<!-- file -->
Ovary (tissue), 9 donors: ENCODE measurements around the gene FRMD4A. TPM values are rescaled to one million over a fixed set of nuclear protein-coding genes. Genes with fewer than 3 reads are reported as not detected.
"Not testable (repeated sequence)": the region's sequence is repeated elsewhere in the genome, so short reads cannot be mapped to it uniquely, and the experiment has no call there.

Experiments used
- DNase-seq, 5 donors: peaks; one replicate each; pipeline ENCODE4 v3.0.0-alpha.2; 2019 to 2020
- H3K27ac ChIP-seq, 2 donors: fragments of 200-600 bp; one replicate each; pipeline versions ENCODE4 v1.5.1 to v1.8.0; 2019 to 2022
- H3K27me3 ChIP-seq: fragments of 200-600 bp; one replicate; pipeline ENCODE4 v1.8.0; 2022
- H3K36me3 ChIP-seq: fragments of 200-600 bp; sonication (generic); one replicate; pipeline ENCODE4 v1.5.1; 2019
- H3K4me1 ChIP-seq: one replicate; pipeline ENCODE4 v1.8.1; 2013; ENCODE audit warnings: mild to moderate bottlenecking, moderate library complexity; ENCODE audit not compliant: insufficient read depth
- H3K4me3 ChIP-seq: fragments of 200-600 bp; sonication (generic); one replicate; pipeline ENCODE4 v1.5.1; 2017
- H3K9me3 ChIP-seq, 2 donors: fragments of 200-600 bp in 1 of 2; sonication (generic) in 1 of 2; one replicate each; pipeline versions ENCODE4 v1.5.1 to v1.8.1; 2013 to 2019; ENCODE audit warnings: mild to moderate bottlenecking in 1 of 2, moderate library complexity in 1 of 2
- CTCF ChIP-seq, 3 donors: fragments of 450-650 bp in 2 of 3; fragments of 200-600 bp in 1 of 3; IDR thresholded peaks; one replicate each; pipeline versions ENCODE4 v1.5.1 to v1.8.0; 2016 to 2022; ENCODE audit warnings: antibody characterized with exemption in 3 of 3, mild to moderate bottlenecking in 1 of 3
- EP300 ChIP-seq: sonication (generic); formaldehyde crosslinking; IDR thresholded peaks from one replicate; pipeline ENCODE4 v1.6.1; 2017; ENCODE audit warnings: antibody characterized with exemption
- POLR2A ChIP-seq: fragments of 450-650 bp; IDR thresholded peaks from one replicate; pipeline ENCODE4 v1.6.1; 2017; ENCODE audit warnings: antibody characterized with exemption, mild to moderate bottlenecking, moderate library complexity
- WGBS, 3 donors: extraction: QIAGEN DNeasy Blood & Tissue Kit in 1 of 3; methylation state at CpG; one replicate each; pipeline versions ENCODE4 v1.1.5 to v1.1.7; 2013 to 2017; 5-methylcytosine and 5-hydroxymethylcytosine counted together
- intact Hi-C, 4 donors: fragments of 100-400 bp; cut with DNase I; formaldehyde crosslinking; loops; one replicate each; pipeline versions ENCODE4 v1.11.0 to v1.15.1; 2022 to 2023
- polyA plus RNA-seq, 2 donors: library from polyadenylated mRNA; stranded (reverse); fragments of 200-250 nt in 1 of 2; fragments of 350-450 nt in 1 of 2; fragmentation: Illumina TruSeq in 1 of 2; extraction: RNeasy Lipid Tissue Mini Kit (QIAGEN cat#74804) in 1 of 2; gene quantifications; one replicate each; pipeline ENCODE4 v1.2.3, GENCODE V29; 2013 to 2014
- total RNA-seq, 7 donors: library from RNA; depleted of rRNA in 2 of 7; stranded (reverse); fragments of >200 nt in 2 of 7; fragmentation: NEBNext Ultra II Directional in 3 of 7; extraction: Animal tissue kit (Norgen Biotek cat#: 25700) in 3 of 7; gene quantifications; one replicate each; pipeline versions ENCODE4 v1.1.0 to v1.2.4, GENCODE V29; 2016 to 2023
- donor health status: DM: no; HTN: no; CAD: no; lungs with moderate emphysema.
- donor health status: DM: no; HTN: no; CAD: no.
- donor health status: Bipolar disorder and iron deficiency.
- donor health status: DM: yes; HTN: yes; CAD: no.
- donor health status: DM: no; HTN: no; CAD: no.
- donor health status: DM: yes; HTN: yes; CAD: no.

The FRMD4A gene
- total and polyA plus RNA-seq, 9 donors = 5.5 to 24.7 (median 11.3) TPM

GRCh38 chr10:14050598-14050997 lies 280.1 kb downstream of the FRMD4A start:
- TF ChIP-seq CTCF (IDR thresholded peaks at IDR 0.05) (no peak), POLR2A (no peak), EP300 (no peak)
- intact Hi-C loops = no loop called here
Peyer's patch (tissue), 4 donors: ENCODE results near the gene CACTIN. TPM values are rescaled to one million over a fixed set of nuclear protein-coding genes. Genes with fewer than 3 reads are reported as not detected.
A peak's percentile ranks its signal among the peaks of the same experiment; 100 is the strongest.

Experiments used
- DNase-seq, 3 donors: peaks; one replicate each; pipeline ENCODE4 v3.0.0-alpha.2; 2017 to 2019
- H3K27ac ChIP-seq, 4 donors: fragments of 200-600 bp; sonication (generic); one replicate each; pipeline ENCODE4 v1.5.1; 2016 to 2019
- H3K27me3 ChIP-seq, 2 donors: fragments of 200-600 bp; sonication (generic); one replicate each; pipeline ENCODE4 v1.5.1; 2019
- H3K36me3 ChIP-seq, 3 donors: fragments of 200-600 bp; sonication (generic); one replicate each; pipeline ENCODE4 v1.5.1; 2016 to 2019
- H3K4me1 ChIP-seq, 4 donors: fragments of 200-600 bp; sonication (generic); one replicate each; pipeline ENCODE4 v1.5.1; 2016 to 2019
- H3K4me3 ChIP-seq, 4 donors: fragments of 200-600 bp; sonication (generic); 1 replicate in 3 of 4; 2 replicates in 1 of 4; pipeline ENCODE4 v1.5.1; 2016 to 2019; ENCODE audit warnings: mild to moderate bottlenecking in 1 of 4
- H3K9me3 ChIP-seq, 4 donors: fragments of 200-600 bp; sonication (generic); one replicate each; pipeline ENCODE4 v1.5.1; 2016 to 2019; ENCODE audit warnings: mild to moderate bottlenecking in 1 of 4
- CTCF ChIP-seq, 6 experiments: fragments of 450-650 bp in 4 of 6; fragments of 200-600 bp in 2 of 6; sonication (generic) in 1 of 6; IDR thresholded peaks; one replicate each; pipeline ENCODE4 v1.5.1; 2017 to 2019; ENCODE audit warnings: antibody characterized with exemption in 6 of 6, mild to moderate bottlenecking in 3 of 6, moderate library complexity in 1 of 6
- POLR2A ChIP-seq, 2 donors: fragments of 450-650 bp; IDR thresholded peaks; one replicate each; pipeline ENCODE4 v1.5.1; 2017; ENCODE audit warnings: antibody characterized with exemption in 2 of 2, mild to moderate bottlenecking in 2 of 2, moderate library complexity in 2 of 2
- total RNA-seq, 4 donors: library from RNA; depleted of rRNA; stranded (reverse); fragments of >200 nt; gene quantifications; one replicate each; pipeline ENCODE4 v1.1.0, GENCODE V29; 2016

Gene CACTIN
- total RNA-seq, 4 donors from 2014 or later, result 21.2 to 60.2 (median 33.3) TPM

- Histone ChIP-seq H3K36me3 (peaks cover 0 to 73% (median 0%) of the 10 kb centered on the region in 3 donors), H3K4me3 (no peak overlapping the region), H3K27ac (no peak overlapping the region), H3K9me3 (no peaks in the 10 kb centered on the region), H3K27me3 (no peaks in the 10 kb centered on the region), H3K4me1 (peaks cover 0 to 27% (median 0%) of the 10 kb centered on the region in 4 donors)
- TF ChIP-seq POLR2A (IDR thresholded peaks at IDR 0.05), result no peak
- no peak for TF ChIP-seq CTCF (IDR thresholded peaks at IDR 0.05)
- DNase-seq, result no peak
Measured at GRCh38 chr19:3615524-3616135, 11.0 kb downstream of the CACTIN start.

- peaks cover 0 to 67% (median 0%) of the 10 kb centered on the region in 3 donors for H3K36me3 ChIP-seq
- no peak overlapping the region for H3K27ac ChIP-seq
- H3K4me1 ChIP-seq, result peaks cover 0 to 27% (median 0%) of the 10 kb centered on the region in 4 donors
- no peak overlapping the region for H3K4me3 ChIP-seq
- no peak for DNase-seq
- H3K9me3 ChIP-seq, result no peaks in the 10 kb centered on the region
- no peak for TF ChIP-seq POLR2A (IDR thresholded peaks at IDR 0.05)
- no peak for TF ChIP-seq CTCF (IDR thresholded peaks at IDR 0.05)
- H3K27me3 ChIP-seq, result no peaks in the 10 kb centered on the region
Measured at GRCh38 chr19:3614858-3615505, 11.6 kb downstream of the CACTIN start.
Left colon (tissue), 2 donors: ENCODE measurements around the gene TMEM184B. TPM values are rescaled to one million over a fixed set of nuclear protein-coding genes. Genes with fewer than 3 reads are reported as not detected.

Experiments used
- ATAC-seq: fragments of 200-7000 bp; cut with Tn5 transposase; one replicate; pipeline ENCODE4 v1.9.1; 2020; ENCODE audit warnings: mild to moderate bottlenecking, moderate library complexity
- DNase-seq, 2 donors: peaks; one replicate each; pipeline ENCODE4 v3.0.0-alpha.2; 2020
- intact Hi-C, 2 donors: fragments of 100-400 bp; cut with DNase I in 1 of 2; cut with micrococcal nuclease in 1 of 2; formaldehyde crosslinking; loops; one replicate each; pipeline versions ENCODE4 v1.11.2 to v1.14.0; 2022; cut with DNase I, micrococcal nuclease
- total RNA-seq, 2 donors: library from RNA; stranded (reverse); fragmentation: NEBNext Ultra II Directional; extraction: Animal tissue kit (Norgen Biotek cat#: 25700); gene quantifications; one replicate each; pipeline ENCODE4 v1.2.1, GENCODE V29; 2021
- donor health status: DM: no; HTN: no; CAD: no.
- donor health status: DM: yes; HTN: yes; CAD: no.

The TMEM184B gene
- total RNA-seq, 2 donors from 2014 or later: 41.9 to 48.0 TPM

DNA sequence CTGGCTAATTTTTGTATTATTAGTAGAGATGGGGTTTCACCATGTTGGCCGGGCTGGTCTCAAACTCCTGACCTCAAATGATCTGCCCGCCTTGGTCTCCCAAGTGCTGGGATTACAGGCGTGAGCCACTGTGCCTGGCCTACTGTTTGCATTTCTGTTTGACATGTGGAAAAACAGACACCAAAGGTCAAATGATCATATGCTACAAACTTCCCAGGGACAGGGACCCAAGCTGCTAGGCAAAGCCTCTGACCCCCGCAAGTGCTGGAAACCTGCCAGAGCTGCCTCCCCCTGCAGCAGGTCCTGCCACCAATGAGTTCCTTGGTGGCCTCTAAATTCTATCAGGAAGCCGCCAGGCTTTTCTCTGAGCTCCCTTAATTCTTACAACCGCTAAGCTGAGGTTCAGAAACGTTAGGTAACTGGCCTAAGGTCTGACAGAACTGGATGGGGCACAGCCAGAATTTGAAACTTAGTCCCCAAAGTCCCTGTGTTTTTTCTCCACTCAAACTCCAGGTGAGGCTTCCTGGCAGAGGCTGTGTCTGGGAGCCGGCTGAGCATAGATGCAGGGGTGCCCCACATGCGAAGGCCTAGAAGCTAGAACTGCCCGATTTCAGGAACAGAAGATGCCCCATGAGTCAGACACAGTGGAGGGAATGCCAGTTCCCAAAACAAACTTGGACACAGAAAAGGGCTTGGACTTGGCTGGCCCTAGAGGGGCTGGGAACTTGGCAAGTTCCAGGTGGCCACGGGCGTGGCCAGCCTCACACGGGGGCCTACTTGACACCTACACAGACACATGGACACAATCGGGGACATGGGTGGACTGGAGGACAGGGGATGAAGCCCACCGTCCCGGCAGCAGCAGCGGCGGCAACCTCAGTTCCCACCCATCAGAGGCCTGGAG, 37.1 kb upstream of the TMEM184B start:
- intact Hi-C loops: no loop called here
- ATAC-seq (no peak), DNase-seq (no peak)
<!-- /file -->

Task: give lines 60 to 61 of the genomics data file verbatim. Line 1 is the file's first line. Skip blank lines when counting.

Experiments used
- ATAC-seq: fragments of 200-7000 bp; cut with Tn5 transposase; one replicate; pipeline ENCODE4 v1.9.1; 2020; ENCODE audit warnings: mild to moderate bottlenecking, moderate library complexity